Bradford Vivian’s research focuses on theories of rhetoric and public controversies over collective memories of past events. Vivian is the author of “Commonplace Witnessing: Rhetorical Invention, Historical Remembrance, and Public Culture” (Oxford University Press), “Public Forgetting: The Rhetoric and Politics of Beginning Again” (Penn State Press) and “Being Made Strange: Rhetoric beyond Representation” (SUNY Press). He is also co-editor, with Anne Teresa Demo, of “Rhetoric, Remembrance, and Visual Form: Sighting Memory” (Routledge). Vivian’s work has also appeared in such journals as the Quarterly Journal of Speech, Philosophy and Rhetoric, Rhetoric and Public Affairs, History and Memory, and Rhetoric Society Quarterly.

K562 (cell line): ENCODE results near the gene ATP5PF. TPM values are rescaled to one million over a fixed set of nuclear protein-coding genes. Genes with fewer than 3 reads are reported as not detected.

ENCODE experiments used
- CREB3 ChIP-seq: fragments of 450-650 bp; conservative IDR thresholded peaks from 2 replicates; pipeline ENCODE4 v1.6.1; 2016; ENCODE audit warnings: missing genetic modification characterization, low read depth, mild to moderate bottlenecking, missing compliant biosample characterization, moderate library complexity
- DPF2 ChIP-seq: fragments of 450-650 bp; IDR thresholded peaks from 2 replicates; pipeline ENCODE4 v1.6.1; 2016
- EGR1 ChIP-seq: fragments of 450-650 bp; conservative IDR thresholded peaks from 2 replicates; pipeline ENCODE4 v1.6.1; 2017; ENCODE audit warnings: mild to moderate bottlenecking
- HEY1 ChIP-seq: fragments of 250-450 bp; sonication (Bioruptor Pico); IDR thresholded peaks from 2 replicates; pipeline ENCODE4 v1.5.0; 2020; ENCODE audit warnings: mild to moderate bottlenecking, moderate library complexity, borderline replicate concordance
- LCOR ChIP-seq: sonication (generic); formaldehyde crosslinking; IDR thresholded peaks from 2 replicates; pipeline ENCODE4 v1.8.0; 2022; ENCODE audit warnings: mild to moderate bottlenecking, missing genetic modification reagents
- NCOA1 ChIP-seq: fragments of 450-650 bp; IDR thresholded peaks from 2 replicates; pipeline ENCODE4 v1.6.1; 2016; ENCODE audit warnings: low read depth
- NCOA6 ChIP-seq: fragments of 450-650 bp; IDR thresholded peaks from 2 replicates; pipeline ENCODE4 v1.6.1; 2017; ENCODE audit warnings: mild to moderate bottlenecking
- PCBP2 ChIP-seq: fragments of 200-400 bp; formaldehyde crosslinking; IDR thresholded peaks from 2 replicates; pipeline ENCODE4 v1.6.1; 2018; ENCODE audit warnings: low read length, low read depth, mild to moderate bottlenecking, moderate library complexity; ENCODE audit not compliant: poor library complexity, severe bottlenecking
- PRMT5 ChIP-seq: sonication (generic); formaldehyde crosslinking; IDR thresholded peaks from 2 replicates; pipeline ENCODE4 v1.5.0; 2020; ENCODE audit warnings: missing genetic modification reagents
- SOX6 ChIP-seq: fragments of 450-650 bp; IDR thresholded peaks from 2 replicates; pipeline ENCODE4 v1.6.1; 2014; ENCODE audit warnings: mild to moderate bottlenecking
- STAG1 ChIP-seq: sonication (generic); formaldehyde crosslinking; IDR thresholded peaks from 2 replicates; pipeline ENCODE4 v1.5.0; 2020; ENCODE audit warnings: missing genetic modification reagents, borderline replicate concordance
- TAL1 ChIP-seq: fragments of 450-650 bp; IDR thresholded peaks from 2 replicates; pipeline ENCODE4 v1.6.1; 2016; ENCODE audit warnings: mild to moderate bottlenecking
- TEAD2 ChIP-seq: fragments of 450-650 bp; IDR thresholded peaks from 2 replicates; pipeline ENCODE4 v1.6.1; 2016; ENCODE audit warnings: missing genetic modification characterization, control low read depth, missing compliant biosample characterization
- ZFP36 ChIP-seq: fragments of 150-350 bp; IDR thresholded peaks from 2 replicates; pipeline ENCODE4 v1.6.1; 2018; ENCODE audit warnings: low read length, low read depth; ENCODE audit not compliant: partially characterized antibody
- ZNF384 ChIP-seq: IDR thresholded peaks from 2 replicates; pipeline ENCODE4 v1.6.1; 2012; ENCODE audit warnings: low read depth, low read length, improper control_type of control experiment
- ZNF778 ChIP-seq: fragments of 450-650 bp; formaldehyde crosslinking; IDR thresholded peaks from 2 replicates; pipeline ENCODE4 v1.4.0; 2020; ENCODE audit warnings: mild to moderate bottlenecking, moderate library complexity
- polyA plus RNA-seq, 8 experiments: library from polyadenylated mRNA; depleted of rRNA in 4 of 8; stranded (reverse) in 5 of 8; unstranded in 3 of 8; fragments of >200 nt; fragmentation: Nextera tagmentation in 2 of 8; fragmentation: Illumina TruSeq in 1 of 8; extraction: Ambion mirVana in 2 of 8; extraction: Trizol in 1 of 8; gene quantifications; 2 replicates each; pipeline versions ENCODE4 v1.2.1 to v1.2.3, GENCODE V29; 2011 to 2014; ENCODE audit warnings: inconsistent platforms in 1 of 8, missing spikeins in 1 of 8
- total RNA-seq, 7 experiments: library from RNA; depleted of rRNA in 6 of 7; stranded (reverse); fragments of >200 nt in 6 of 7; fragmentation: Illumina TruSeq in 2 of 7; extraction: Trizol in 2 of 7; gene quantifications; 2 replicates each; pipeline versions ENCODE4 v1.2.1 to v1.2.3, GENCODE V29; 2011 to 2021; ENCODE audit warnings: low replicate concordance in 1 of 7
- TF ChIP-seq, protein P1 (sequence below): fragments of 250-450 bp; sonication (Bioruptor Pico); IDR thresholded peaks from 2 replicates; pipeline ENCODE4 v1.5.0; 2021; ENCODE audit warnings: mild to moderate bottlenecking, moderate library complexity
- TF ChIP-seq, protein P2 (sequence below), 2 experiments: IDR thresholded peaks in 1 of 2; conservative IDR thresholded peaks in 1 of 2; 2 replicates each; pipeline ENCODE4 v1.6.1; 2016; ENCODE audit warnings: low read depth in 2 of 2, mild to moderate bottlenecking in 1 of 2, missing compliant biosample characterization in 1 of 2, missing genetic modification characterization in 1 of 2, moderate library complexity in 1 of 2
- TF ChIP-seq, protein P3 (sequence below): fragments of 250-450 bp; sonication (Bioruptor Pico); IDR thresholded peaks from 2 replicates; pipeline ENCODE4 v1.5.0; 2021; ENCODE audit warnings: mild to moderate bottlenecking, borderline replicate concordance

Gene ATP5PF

from The Daily Beast February 8, 2019
"As I’ve shown in my research, sometimes communities decide that previously beloved narratives of the past have become divisive and deserve to be set aside. People often attempt to resolve conflicts rooted in history by adopting an attitude of forgetting. " - Bradford Vivian
from PennLive February 15, 2018
"Lincoln's description of the Union as a house divided is well-remembered today. But many Americans fail to heed its deeper lessons about equality and the moral foundations of popular government." - Bradford Vivian
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